Dental Problem in Angelman Syndrome

Dental Problem in Angelman Syndrome
5
(1)

People with Angelman syndrome can have dental problems in addition to the mental and physical disabilities that mark this disease. Many of these problems are cosmetic. However, some can lead to an increased risk of cavities, difficulty eating or drinking, and drooling.

Here is more information about how a child’s mouth and teeth may be affected by Angelman syndrome, and possible treatment options.

What dental problems are common in Angelman syndrome?

Angelman syndrome patients have several characteristic abnormalities related to their mouth and teeth. Many have diastemas (gaps between their teeth), prognathism (an “underbite” or “overbite,” where the upper and lower jaw are misaligned), forward thrusting of the tongue, which can lead to an opening between the top and bottom teeth, and drooling.

Patients may also frequently like to suck or chew on objects or their hands. They are also known to grind their teeth during the day.

How might Angelman syndrome affect the teeth?

It is not clear how Angelman syndrome causes such oral characteristics as spaces between teeth and prognathism.

A recent study found that the enamel (the hard outside covering of teeth) of children with Angelman syndrome was unusually thin and contained nitrogen, while that of unaffected children did not. Both sets of children’s dentin (the layer just below the enamel) contained nitrogen, but the enamel of patients’ teeth alone had nitrogen in quantities similar to the dentin. This led the investigators to propose that patients’ tooth enamel may have some of the same proteins as the dentin. They also found that several of the patients’ teeth had variations in different minerals, which may lead to an increased risk of cavities.

Dental treatments of Angelman syndrome patients

The primary form of dental care for Angelman patients is good oral hygiene, and limits on consumption of sweets and sugary beverages. Since most patients have developmental delays and motor challenges, parents will need to ensure proper brushing. Regular dental checkups can also help to prevent cavities. Since children with Angelman syndrome may not be cooperative during dental procedures, restraint or general anesthesia may be necessary.

Treatment is usually not necessary for spaces between teeth and prognathism unless these impair the patient’s ability to eat and acquire sufficient nutrition. In such cases, jaw surgery or orthodontic devices like a chincup or face mask — or a combination of the two — may help.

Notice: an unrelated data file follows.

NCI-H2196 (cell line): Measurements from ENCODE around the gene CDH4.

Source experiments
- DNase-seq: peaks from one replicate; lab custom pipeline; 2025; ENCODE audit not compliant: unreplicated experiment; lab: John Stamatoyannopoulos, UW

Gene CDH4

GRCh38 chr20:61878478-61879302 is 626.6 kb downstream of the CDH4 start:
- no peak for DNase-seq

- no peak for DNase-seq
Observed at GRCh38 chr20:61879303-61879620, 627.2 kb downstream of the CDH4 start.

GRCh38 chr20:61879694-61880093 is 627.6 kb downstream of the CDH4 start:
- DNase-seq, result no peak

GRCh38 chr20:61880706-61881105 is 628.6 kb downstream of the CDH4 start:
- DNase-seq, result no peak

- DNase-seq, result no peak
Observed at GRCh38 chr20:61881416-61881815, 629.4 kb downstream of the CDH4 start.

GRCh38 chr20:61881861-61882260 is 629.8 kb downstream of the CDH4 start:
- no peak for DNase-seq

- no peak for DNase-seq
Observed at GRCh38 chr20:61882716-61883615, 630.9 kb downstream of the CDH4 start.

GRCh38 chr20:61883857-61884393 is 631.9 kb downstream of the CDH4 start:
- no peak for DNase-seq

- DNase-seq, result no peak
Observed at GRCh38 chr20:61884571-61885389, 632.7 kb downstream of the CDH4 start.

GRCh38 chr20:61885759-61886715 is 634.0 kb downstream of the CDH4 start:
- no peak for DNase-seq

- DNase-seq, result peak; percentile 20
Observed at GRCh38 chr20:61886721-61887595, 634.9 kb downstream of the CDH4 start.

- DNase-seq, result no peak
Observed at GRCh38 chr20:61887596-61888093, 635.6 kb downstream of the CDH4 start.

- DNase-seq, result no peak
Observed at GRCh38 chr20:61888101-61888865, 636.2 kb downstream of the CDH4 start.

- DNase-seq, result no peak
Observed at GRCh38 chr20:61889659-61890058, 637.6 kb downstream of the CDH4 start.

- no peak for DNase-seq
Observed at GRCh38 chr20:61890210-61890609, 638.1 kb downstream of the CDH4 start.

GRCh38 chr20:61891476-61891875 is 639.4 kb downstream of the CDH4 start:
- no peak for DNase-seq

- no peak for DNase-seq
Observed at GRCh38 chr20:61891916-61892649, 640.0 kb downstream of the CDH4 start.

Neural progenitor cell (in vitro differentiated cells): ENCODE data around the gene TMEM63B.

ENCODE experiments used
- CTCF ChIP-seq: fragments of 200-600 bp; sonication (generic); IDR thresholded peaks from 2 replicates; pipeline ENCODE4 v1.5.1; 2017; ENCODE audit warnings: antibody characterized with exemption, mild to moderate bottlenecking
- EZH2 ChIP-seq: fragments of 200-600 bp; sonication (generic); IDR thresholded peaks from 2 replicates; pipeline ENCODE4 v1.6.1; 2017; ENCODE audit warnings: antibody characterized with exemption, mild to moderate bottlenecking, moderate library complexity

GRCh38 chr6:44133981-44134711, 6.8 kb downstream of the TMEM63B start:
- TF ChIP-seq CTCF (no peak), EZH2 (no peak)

An occupational or speech therapist would be able to suggest exercises aiming to improve oral motor skills. These could also help to lessen tongue protrusion and drooling.

 

Last updated: Jan. 4, 2020

***

Angelman Syndrome News is strictly a news and information website about the disease. It does not provide medical advice, diagnosis, or treatment. This content is not intended to be a substitute for professional medical advice, diagnosis, or treatment. Always seek the advice of your physician or other qualified health provider with any questions you may have regarding a medical condition. Never disregard professional medical advice or delay in seeking it because of something you have read on this website. 

Brian holds a Ph.D. in Biomedical Engineering from Case Western Reserve University and a Bachelors of Science in Biomedical Engineering from Georgia Institute of Technology. He has co-authored numerous scientific articles based on his previous research in the field of brain-computer interfaces and functional electrical stimulation. He is also passionate about making scientific advances easily accessible to the public.
Total Posts: 0
Özge has a MSc. in Molecular Genetics from the University of Leicester and a PhD in Developmental Biology from Queen Mary University of London. She worked as a Post-doctoral Research Associate at the University of Leicester for six years in the field of Behavioural Neurology before moving into science communication. She worked as the Research Communication Officer at a London based charity for almost two years.
×
Brian holds a Ph.D. in Biomedical Engineering from Case Western Reserve University and a Bachelors of Science in Biomedical Engineering from Georgia Institute of Technology. He has co-authored numerous scientific articles based on his previous research in the field of brain-computer interfaces and functional electrical stimulation. He is also passionate about making scientific advances easily accessible to the public.
Latest Posts
  • disrespectful
  • obesity
  • gene therapies
  • drooling

How useful was this post?

Click on a star to rate it!

Average rating 5 / 5. Vote count: 1

No votes so far! Be the first to rate this post.

As you found this post useful...

Follow us on social media!

We are sorry that this post was not useful for you!

Let us improve this post!

Tell us how we can improve this post?